My name is Chanel and I collect a lot of shit. From clothing to papers to the weird knick-knacks I’ve won at bar trivia nights, my room is covered in so many items, one might wonder how I live there. Even though I clean at least once a week, my room is rarely as neat as it could be. Once you accumulate so many things over the course of so many years, it’s hard to find a place for everything. After all, that lipstick I haven’t put on in the past year might come in handy one day! No it won’t. I know this because…
My name is Chanel and I collect a lot of shit.
From clothing to papers to the weird knick-knacks I’ve won at bar trivia nights, my room is covered in so many items, one might wonder how I live there. Even though I clean at least once a week, my room is rarely as neat as it could be. Once you accumulate so many things over the course of so many years, it’s hard to find a place for everything. After all, that lipstick I haven’t put on in the past year might come in handy one day!
No it won’t. I know this because I just finished reading the popular book, The Life-Changing Magic Of Tidying Up: The Japanese Art Of Decluttering And Organizing.
If you’re not familiar with the title, it’s basically the book of January 2015, or what I like to call the monthlong period when everybody tries to fulfill their “be more organized” resolutions. Written by Marie Kondo, a consultant who’s made a successful career in, well, tidying up spaces, the book is based on childhood anecdotes and testimonials from clients who have all tidied up their homes based on her decluttering method. Spoiler alert: there is a right and wrong way to tidy up a space according to Kondo, and we have all been doing it incorrectly.
Kondo’s philosophy emphasizes the mental attachment we have to our possessions and her approach is quite simple: declutter first, then store. To declutter a space, she asks her clients to go through every item in their possession and question whether those items “spark joy.” If a certain object fails to do so, chuck it.
Once clients have completed decluttering their homes, Kondo’s “KonMari” method requires that clients find a specific place for EVERYTHING that’s left.
Here’s what “everything” looked like for me before I took the plunge:
Kondo stresses the importance of decluttering in groups (like going through your clothes all at once). Her advice? Dump the closet and drawer contents onto the floor in a huge pile. But let’s be real, when a room is already cluttered, it requires even more work to make that happen. So instead, I swiped everything off of my bed and used that as my elevated floor plan.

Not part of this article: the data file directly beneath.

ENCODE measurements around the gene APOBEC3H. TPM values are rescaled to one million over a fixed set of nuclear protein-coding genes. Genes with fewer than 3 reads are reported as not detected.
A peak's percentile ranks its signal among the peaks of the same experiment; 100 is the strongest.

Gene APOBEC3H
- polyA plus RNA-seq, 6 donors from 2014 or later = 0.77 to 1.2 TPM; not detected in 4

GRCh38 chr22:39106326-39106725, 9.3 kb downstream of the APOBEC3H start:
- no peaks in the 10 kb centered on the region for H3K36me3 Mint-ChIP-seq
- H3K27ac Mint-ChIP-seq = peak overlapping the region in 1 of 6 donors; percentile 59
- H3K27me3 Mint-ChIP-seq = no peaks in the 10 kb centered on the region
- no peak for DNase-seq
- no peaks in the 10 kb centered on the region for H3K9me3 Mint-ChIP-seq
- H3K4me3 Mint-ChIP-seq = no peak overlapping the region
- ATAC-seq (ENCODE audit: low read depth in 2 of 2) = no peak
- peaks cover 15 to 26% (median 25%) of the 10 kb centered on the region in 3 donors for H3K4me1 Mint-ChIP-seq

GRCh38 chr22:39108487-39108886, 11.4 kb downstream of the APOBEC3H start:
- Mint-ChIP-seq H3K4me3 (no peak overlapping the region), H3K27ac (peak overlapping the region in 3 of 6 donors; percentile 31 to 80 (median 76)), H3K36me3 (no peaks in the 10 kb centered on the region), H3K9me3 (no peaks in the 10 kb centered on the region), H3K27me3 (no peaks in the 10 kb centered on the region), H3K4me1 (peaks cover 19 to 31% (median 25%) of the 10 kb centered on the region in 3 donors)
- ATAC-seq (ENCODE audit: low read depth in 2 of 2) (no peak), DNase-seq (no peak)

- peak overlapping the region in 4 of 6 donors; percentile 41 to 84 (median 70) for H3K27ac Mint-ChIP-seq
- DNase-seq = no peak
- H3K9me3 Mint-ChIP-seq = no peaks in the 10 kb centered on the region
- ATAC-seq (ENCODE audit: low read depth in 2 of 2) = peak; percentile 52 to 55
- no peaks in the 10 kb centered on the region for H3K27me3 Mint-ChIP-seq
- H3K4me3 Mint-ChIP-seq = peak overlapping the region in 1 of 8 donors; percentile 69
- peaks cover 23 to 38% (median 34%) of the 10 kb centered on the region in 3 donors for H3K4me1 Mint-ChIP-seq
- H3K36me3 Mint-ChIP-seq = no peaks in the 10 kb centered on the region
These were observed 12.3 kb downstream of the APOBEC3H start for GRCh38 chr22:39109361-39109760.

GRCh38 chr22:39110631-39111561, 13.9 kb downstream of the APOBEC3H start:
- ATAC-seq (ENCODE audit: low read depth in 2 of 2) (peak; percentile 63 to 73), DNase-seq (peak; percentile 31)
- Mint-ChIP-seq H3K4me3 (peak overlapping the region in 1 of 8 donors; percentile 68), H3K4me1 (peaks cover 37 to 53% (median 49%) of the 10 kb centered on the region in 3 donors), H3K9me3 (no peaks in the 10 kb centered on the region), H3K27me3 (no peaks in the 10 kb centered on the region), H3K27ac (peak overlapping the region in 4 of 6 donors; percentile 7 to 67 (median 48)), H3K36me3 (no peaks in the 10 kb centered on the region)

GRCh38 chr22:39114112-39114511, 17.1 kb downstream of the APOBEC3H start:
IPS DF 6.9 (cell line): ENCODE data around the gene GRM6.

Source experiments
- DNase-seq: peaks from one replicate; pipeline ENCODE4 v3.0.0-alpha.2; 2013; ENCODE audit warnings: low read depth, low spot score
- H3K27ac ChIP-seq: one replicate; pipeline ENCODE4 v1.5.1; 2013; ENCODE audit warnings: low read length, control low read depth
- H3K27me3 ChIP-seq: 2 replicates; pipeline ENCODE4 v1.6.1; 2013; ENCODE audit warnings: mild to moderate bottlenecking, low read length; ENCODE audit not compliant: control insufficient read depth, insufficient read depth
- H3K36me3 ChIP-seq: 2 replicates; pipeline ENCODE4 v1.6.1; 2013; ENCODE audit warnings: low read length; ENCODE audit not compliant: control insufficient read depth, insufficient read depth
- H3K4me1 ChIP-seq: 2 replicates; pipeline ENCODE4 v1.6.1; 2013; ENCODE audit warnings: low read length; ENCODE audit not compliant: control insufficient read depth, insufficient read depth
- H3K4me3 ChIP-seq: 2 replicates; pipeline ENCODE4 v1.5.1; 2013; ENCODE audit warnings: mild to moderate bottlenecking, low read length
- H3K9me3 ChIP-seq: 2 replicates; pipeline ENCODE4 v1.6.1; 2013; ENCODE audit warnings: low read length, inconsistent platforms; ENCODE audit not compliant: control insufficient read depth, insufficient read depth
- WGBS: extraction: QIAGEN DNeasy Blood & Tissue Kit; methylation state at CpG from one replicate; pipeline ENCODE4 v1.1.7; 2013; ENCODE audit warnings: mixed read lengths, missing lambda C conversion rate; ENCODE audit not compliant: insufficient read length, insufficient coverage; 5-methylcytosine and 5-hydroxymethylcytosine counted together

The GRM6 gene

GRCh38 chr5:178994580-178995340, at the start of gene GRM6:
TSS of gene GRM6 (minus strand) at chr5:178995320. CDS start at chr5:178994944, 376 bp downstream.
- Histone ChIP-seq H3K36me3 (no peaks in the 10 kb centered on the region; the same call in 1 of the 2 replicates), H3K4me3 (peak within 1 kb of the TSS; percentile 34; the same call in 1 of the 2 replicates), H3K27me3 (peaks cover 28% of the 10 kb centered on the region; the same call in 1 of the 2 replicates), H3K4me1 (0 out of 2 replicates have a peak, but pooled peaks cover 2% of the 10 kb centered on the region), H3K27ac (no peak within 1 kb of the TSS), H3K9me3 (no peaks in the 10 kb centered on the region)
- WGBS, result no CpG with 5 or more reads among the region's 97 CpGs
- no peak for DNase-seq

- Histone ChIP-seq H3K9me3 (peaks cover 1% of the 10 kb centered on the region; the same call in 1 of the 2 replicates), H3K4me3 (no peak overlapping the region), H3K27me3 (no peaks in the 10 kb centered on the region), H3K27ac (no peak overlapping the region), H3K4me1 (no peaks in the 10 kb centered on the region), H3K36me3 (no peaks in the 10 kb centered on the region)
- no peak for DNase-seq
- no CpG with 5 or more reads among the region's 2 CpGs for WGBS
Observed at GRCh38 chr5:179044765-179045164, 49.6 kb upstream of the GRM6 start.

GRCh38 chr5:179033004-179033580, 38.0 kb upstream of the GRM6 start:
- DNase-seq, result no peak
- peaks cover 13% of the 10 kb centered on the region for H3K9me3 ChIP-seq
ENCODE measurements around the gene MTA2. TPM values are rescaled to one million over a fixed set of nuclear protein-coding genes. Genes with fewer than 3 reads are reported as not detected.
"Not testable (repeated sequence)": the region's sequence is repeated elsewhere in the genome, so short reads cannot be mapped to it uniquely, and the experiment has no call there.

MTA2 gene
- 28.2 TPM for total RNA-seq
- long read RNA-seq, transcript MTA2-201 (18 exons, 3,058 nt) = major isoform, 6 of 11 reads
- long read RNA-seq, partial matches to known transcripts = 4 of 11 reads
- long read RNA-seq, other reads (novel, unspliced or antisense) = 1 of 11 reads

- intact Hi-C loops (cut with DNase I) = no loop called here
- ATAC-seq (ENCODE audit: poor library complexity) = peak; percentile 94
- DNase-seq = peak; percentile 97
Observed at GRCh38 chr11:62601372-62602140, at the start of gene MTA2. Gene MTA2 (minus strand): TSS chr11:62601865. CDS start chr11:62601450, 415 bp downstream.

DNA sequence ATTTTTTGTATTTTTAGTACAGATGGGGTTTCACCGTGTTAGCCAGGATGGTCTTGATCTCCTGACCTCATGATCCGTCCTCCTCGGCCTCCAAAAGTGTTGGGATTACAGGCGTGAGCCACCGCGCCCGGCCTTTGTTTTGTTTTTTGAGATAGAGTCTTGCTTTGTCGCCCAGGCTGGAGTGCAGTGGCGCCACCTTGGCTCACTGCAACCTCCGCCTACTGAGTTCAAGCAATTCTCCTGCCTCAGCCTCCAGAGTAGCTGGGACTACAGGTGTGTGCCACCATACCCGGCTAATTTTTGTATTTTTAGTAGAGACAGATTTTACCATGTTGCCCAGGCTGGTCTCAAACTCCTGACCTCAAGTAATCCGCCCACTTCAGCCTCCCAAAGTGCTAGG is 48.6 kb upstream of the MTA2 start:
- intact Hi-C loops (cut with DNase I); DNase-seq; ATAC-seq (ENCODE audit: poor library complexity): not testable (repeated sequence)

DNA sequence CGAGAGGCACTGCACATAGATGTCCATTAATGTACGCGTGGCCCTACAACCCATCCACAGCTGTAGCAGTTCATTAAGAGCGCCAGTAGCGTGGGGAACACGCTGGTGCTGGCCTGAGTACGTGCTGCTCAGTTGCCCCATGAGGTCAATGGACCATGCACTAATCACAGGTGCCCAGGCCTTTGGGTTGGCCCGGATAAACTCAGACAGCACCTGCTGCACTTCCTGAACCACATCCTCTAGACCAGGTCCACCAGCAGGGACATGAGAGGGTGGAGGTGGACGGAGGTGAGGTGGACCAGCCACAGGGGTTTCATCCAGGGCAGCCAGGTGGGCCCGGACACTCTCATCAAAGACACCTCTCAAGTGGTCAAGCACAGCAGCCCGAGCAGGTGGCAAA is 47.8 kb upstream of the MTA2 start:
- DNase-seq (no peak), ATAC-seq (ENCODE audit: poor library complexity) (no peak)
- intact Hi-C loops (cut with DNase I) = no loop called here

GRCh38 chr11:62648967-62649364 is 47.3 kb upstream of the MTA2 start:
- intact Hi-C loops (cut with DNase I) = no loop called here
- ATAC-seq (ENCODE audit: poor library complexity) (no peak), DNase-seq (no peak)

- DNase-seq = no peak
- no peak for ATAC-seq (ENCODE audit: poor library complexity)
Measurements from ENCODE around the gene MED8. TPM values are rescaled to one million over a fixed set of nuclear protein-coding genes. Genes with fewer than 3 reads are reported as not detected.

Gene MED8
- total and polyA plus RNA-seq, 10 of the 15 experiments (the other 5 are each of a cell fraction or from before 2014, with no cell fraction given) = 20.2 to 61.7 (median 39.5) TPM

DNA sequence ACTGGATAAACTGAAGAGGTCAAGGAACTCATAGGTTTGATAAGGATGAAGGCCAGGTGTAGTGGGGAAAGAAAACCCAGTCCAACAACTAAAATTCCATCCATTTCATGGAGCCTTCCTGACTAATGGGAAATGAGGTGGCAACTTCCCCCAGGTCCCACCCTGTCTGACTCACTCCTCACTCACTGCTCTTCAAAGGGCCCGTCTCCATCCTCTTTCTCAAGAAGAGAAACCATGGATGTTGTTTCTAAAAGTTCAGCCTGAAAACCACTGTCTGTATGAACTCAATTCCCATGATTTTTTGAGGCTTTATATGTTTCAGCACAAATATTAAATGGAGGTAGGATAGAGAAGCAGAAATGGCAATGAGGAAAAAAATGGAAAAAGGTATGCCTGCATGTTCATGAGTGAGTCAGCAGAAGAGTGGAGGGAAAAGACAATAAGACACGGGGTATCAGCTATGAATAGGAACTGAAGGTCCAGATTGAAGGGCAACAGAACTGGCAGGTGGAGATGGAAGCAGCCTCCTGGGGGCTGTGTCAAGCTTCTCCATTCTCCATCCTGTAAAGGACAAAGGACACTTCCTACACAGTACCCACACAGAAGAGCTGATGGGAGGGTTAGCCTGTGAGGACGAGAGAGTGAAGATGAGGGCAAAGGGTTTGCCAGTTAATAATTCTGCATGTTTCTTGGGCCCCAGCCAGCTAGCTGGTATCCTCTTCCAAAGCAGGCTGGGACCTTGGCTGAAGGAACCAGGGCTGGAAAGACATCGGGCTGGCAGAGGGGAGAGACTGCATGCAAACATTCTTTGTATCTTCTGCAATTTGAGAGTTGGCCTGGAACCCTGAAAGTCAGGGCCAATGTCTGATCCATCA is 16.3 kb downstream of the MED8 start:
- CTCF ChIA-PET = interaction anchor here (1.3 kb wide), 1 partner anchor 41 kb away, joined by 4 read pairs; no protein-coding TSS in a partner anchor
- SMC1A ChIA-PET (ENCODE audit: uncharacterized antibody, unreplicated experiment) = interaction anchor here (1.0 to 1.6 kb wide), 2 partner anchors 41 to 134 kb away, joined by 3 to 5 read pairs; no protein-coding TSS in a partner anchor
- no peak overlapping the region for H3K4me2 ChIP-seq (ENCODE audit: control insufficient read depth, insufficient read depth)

There it was, all of my possessions, on a bed, ready to meet its fate. Here’s what I learned as I put Kondo’s suggestions to work:
Try to have an open mind when reading the book.
Truthfully, I dove into this book thinking, “This is NOT going to work.” But, when I got further into the book and completed the the mental exercises, I was surprised by all of the thoughts and emotions that surfaced. It made me realize that, YES, I really did want to get the excess crap out of my life.
Keep Benadryl on hand.
Imagine this combination: clothes that have been stored in bags for a long time, plus dust and funky smells. I almost had a full-on allergy attack going through my stuff, so beware.
Speaking of clothes, pay attention to Kondo’s folding instructions.
I used to work in retail and hated folding for display shelves. But Kondo outlines a specific way to fold clothes, which you can see in action here, and once I got the hang of it, I wanted to apply it to everything. Socks were definitely a treat and I fan-girled over my own handiwork on my knits and button-down tops.
Decision fatigue happens.
After questioning whether hundreds of items bring me joy, I reached a point where everything just started to feel like junk. (Goodbye, heinous green sculpture.) But it is fun to run down the list of things that send positive energy through you.
The overall process was surprisingly relaxing (especially when I had some quiet tunes playing in the background, even though Kondo does not recommend decluttering to music), and particularly rewarding when I realized that I could fit just about anything in my dresser. When all was said and done, I eliminated 15 (15!) hangers from my clothing rack.
Getting organized took me, a 23-year-old living in a New York City apartment, a little over five hours. That means if you live in a larger home (like Kondo’s target audience seems to), you’ll want to choose your day(s) wisely.
Or, you can skip the home organizing and apply Kondo’s philosophy to these other areas of your life:
The KonMari Method of Dating: Ask does he/she/they spark joy? You’ll probably feel nothing, so get rid of them.
The KonMari Diet: If it’s not a french fry, it shouldn’t be cluttering up your plate.
The KonMari Method of Working: Your desk does not bring you joy, but the nap room does. So go take a nap.
Have you tried Marie Kondo’s decluttering sensation? Tell us your experiences below.